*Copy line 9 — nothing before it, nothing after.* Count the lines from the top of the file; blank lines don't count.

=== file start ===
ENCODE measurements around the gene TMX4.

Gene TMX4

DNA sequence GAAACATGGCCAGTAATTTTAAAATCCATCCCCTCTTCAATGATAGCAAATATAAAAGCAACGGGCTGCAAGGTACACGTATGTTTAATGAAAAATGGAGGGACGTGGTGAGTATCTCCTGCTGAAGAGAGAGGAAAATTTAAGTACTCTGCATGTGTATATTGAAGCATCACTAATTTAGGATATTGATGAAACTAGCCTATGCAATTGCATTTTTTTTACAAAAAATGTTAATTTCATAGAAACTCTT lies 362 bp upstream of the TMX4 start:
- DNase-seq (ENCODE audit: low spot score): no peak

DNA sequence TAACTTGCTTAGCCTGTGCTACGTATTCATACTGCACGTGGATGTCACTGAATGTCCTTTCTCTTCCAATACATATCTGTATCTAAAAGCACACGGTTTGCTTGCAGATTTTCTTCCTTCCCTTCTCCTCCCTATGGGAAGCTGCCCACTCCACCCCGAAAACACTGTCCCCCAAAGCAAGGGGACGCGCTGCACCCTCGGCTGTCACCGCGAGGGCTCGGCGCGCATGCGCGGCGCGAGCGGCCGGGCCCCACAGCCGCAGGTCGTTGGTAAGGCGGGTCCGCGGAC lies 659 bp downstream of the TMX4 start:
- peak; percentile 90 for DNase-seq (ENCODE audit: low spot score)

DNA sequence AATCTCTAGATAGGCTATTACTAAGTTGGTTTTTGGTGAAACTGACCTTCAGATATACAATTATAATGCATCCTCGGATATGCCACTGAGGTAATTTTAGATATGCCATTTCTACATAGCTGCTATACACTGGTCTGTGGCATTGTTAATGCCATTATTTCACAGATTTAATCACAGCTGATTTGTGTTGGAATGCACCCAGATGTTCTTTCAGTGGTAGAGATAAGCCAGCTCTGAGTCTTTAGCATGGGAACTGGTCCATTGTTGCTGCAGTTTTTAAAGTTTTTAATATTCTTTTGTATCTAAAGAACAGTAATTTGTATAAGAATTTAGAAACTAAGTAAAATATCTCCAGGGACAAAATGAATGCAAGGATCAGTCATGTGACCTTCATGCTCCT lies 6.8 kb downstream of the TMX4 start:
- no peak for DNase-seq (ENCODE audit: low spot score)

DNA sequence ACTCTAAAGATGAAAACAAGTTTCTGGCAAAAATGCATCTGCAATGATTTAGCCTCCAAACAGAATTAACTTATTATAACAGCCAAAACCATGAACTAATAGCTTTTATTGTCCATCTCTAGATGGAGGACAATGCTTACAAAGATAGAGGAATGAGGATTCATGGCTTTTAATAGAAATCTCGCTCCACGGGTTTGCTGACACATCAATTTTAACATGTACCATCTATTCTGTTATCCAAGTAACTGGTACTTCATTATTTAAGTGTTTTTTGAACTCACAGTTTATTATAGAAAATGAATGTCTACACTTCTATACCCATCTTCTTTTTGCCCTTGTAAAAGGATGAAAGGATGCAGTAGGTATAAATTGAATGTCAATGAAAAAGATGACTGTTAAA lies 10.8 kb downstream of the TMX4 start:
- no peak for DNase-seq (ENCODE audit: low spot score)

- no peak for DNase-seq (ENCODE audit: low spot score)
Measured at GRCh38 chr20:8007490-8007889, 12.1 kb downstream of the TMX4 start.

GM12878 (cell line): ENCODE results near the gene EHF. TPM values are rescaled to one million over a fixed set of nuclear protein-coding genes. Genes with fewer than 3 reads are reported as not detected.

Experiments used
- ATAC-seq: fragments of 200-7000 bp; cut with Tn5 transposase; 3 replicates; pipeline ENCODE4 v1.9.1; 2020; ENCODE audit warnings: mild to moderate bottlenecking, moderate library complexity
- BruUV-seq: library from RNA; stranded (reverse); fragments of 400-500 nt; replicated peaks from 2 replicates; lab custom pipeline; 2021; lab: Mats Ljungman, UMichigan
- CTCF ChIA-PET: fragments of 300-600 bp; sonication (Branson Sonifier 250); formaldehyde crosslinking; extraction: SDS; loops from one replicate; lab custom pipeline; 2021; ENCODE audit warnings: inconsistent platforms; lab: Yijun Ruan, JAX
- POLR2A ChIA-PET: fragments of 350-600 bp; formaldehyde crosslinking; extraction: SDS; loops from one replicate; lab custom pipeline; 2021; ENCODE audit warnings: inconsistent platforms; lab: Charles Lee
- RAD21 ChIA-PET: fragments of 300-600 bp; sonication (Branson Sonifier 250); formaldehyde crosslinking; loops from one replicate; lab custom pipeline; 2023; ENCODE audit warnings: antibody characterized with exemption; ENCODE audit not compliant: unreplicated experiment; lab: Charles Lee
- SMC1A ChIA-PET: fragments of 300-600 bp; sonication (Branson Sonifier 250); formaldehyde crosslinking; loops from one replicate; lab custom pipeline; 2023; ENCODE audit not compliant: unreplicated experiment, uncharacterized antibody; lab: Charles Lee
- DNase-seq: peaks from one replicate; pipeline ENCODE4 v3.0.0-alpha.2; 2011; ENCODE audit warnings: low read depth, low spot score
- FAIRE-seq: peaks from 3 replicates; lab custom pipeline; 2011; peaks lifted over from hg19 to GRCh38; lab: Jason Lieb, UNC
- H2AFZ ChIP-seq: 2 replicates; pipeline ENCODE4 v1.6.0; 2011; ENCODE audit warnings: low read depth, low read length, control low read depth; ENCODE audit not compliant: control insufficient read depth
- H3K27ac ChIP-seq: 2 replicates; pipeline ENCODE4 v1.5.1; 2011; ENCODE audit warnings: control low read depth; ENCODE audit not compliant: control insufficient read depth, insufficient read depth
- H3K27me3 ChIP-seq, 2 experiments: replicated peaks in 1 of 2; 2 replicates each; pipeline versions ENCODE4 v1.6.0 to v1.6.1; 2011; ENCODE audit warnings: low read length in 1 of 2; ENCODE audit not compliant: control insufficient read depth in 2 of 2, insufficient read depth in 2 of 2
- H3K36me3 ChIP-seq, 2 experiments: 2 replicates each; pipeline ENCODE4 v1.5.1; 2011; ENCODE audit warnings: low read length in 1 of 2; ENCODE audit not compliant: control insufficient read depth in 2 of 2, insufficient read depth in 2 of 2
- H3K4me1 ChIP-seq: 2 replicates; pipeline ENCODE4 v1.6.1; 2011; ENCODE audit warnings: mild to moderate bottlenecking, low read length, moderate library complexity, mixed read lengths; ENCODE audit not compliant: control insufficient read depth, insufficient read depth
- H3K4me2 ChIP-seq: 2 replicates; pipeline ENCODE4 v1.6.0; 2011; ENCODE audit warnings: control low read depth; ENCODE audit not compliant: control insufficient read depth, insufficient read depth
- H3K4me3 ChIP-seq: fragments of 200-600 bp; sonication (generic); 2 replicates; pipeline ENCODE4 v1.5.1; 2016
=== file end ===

DNA sequence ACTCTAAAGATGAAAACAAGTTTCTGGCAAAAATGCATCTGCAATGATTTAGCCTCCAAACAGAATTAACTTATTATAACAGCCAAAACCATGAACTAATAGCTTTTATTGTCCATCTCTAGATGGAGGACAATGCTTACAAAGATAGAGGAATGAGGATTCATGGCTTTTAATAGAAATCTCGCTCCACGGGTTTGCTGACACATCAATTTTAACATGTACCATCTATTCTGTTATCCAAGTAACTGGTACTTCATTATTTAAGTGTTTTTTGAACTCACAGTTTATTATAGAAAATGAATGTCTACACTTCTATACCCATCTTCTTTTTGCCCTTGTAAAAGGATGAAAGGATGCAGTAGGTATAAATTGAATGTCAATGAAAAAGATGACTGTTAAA lies 10.8 kb downstream of the TMX4 start: